Standing Strong For Employee Rights

Time Off for Victims of Domestic Violence or Sexual Assault

| Feb 11, 2021 | Firm News, Workplace Discrimination |

California Labor Code §230.1 requires an employer with 25 or more employees to provide victims of domestic violence or sexual assault unpaid time off for up to 12 weeks to obtain help from a court; to seek medical attention; to obtain services from an appropriate shelter, program or crisis center; to obtain psychological counseling; or to participate in safety planning, such as permanent or temporary relocation.

Labor Codes §230 and §230.1 currently prohibit an employer from discharging or discriminating or retaliating against an employee who is a victim of domestic violence or sexual assault for taking time off from work in connection with court proceedings or to seek medical attention and other specified services as a result of these crimes against them.

S.B. 400 further extends the time-off protections to include employees who are victims of stalking. The law prohibits discharge, discrimination and retaliation against employees because of their status as victims of domestic violence, sexual assault or stalking if the employees/victims provide notice to their employers or the employers have actual knowledge of this status.

Employers are also required to provide reasonable accommodations to employees who are victims of domestic violence, sexual assault or stalking and who request an accommodation for their safety while on the employer’s premises.

Reasonable accommodations may include the implementation of safety measures, such as:

  • Job transfer.
  • Job reassignment.
  • Modified schedule.
  • Changed work telephone.
  • Changed workstation.
  • Lock installation.
  • Assistance in documenting domestic violence, sexual assault or stalking that occurs in the workplace.
  • Implementation of safety procedures.
  • Adjustment to job structure, the workplace facility or work requirements in response to domestic violence, sexual assault or stalking.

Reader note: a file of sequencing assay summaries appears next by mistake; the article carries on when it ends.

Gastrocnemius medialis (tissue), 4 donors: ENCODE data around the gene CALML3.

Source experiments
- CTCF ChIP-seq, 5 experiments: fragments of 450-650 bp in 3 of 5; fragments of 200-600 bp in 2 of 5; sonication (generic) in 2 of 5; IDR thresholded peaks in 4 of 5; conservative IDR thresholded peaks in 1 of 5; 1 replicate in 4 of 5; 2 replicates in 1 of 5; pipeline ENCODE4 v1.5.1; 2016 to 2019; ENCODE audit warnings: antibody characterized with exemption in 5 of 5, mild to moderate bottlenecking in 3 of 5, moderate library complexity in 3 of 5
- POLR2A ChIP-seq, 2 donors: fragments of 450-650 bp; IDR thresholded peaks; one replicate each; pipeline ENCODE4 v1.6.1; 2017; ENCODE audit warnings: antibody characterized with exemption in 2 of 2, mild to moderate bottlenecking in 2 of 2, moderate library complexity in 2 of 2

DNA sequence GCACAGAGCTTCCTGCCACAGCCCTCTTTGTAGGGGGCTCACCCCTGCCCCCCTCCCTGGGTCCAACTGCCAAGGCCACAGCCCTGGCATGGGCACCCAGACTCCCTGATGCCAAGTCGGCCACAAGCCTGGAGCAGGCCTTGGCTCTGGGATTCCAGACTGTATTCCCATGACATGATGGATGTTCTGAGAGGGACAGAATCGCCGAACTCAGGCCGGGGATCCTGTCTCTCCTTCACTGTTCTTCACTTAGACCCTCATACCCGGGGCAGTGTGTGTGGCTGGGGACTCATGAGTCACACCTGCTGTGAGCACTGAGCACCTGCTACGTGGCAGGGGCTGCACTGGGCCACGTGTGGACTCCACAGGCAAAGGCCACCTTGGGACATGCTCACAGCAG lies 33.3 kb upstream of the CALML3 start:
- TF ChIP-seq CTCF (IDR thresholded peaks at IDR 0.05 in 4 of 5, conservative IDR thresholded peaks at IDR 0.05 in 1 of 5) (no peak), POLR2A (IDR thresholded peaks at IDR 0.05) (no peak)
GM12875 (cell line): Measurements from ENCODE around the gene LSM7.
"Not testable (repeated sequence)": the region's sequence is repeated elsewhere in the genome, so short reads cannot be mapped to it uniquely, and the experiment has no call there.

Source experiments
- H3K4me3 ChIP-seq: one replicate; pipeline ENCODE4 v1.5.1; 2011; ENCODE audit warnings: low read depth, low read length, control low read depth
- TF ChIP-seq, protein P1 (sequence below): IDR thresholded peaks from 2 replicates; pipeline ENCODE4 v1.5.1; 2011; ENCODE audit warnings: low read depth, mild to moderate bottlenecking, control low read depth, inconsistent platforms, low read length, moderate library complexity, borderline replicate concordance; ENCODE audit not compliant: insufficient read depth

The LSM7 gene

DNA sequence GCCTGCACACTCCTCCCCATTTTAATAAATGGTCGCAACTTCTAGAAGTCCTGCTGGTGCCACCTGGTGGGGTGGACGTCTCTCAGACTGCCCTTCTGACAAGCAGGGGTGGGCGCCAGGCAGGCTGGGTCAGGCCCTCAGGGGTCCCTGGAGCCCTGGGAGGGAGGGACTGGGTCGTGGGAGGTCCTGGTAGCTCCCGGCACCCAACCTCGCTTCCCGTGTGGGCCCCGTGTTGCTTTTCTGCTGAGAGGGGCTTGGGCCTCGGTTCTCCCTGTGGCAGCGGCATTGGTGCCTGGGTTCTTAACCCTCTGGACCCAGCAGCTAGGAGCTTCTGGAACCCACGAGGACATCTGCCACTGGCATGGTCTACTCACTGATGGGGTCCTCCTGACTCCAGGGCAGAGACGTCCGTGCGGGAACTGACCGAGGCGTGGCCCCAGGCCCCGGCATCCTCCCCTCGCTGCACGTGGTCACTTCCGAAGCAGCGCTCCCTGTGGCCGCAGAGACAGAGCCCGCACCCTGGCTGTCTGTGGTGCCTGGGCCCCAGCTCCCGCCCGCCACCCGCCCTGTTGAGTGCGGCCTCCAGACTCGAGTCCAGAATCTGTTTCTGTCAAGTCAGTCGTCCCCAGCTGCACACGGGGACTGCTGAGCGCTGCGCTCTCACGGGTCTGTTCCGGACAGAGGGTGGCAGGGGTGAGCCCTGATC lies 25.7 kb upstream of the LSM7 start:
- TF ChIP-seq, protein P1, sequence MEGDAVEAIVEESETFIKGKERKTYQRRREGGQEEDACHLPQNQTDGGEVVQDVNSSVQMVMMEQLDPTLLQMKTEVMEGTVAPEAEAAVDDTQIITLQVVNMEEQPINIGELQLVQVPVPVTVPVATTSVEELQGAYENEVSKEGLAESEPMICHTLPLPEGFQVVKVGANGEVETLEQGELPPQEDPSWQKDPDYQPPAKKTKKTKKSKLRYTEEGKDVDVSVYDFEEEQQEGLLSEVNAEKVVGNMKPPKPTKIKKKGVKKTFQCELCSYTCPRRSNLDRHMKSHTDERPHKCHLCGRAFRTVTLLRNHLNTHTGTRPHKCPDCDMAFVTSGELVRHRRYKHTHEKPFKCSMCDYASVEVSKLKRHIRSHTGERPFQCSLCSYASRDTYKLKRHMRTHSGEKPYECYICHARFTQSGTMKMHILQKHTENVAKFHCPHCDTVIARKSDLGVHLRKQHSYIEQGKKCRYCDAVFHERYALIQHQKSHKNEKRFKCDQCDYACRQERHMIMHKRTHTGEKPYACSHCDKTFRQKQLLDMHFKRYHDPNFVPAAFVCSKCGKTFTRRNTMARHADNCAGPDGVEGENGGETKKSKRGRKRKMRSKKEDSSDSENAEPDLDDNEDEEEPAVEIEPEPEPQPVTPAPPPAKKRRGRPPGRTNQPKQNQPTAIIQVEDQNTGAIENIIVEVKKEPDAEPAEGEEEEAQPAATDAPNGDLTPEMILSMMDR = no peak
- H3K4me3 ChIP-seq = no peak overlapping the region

• Referral to a victim assistance organization.

As with disability accommodations, employers are required to engage in a timely, good-faith interactive process with the employee to determine effective reasonable accommodations.

An employer may request that an employee provide a written certification that the employee is a victim of domestic violence, sexual assault or stalking, and that the requested accommodation is for the safety of the victim while at work. The employer may request recertification every six months. Any documentation provided to an employer identifying an employee as a victim of domestic violence, sexual assault or stalking must be kept confidential and must not be disclosed by the employer except as required by law or as necessary for the safety of employees in the workplace. The employer must give the employee notice before any disclosure of the information is made.

The employee may request a new accommodation based on changed circumstances, and, in such a case, the employer must repeat the interactive process with the employee.

Employees are required to notify their employers when an accommodation is no longer needed.

Employers are prohibited from retaliating against an employee who has requested a reasonable accommodation, whether the request was granted or not. S.B. 400 authorizes reinstatement, back pay and injunctive relief for violations of the law.

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